By Annalee Newitz
IT IS THE CLASSIC STORY of overstimu-lation. I'm sitting in my favorite Seattle cafe drinking a really strong cappuccino, checking my email and reading several blog entries simultaneously. Behind me, two women are having a graphic "I had sex with this chick who was crazy" conversation that meant I would absolutely be eavesdropping.
Every few minutes my phone buzzes with another SMS from Danny, whose eccentric abbreviations turn every message into a cryptic pseudopoem. That's when I start deleting emails that I'm absolutely positive are spam but that later turn out to be things I really wanted. At the time, I am utterly certain that they are spam. In fact, I can't even remember deleting the messages that I wanted to keep, though I find them later in my trash folder.
It's always a little freaky when you are utterly certain you've done the right thing, and then you find out later that you haven't. But apparently I'm not alone.
A group of cognitive scientists at the University of Florence recently started experimenting with their own attention spansand those of a few unwitting studentsto find out whether overstimulation leads to bad decisions.
They used a simple visual test. They asked their subjects to guess the tilt of a line in two different images: the first showed a tilted line alone; the second showed it surrounded by the "noise" of several vertical lines.
They published the results in PLoS Biology (http://dx.doi.org/10.1371/journal.pbio.0040056), and they revealed more than you'd expect. Yes, the subjects whose tilted lines were surrounded by clutter tended to overestimate its tilt. No, duh, you might say. We already know that distractions hinder cognition.
But the researchers found something far more interesting. Subjects who made incorrect decisions under "noisy" conditions tended to have extremely high confidence that their decisions were right. They were far more confident than the subjects dealing with a noncluttered image.
"These results have practical implications for perceptual decisions in everyday life," wrote the authors in their paper. "They predict an increase in high-confidence errors when decisions are made in cluttered environments."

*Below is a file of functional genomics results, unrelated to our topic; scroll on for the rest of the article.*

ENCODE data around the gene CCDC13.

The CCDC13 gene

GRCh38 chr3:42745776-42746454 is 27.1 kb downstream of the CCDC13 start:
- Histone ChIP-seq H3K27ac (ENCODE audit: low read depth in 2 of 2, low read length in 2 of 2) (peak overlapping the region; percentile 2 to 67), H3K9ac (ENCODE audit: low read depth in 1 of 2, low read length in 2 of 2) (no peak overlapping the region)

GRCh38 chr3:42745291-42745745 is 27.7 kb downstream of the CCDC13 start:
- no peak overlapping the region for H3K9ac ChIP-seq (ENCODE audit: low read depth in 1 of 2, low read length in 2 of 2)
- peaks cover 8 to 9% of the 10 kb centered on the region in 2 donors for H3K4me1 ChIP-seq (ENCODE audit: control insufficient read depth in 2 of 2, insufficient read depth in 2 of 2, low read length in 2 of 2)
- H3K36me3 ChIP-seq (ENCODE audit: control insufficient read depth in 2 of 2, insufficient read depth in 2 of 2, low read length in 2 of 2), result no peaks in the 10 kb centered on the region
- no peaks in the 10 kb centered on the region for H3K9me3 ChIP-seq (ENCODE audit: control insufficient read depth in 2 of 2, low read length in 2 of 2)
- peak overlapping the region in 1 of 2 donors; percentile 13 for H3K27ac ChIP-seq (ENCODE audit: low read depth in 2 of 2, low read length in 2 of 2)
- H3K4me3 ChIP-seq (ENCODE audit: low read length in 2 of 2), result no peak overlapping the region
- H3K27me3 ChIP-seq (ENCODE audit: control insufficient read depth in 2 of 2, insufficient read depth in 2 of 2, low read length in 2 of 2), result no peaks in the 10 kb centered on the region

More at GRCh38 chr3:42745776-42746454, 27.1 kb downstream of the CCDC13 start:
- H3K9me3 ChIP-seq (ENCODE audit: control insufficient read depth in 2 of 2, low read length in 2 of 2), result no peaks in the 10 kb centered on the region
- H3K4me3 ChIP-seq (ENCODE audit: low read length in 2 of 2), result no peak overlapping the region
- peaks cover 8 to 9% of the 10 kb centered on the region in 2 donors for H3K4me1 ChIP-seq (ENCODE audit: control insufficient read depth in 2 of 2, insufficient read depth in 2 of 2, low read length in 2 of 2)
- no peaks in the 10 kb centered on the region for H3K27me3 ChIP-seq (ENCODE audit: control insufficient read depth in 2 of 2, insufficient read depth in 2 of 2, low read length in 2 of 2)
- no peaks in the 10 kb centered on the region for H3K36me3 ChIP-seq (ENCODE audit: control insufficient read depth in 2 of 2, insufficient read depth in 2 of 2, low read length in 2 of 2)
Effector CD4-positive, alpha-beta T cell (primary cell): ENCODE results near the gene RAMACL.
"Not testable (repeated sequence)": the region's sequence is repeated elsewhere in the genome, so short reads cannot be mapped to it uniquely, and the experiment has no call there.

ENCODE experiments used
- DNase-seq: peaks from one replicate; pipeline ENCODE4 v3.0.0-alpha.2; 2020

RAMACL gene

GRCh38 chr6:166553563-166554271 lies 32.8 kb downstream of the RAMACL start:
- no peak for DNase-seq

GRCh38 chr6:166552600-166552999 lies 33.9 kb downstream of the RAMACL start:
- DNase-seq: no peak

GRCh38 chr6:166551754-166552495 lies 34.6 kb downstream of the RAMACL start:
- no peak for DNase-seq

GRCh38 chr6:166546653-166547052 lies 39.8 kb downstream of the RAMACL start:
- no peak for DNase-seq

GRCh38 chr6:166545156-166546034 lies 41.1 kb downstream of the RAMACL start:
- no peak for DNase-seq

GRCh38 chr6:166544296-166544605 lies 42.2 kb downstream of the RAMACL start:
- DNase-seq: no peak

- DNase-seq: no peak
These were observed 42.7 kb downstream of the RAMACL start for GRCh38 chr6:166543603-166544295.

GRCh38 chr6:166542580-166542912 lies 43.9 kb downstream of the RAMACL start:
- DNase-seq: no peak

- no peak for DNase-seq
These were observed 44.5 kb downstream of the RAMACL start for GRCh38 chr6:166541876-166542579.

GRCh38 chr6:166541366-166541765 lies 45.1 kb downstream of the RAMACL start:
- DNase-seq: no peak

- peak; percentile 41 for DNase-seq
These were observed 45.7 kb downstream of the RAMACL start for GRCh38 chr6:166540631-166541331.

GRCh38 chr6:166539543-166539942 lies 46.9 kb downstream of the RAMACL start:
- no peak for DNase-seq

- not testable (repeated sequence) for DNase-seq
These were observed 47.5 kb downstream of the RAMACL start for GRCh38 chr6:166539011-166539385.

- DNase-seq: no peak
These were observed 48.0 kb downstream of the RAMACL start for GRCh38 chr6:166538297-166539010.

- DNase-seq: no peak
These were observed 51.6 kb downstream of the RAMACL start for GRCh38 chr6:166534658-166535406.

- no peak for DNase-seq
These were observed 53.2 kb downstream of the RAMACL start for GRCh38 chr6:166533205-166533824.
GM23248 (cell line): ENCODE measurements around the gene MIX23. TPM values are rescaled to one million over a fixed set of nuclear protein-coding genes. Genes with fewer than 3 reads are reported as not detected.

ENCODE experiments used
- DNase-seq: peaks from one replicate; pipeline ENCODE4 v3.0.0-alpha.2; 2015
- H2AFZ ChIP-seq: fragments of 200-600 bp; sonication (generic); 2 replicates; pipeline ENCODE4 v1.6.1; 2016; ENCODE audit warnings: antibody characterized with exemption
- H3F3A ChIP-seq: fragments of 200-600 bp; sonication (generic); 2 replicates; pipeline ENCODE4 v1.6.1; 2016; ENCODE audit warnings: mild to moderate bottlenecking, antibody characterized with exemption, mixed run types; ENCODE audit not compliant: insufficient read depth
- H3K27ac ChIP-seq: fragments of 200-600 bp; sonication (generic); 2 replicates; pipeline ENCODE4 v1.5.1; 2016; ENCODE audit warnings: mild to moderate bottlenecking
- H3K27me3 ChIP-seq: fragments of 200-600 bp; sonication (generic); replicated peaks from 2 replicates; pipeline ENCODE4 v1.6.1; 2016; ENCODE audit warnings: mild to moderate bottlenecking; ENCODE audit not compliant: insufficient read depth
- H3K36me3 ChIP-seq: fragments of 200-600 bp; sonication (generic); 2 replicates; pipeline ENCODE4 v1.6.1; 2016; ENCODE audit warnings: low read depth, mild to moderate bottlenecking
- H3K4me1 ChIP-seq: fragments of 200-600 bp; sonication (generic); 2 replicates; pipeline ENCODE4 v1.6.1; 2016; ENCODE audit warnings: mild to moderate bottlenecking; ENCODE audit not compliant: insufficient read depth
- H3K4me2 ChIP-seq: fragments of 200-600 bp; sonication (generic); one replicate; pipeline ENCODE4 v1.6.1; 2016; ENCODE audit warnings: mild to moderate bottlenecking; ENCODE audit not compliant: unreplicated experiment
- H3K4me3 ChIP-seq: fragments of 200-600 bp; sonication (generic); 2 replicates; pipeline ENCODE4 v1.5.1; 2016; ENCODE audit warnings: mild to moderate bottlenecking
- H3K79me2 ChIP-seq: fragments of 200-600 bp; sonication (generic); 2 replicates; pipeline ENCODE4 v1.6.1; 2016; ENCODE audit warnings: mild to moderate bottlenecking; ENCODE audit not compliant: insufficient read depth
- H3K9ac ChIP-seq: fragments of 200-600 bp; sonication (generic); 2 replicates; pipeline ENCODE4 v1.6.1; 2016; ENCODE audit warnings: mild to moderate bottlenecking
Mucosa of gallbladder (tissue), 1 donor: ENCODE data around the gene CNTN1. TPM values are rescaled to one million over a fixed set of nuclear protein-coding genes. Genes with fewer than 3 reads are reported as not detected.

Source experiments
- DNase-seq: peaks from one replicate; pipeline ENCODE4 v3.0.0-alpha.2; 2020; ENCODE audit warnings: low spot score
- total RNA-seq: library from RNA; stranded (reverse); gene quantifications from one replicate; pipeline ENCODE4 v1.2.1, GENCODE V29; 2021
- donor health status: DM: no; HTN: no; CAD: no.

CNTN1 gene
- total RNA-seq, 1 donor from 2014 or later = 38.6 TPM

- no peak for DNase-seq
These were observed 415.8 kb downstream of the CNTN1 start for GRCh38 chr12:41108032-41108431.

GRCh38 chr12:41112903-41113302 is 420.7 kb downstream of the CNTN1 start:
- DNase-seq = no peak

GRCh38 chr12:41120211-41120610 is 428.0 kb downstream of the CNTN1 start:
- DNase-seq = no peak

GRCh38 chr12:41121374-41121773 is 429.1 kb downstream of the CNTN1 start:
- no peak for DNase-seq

Being Italians, the researchers immediately proceeded to elaborate on how this finding explains bad calls in soccer games. Being me, I started thinking (first) about how this accounts for why somebody might call out the wrong name during sex, and (second) what it means for the software industry.
People designing software for the web are talking about something called the attention economy. Every user is surrounded by a million distractions (email, instant messages, blogs, documents, deadlines), and each distraction inflates her attention.
Consumers and producers of the attention economy are the inverse of those in the cash economy. Attention producers are users, and attention consumers are companies.
Attention producers need software that works like the Federal Reserve. It should keep attention inflation low by making it easier to get the right information quickly. Google Desktop is an example of this kind of programit completely indexes every file on your computer so that you can do a "smart search" across documents, emails and IMs simultaneously.
Apple's Dashboard is another Federal Reserve-style application. It keeps your most-wanted information on the desktop all the time, one click away. That way you don't get distracted during the three-click trip to your inbox (don't laughit happens!).
As those soccer-loving scientists in Italy discovered, it's actually quite easy to predict the way people's attention will wander and affect their decision making. That's why pop-up ads aren't going away anytime soon.
If you flood attention producers with enough annoying visual cues, they may decide it's a really good idea to click on mortgage ads. Attention consumers are happy to pay cash for the results. Every capitalist economy creates its own system of exploitation, and the attention economy is no different.
Annalee Newitz ([email protected]) is a surly media nerd who never met a distraction she didn't like.
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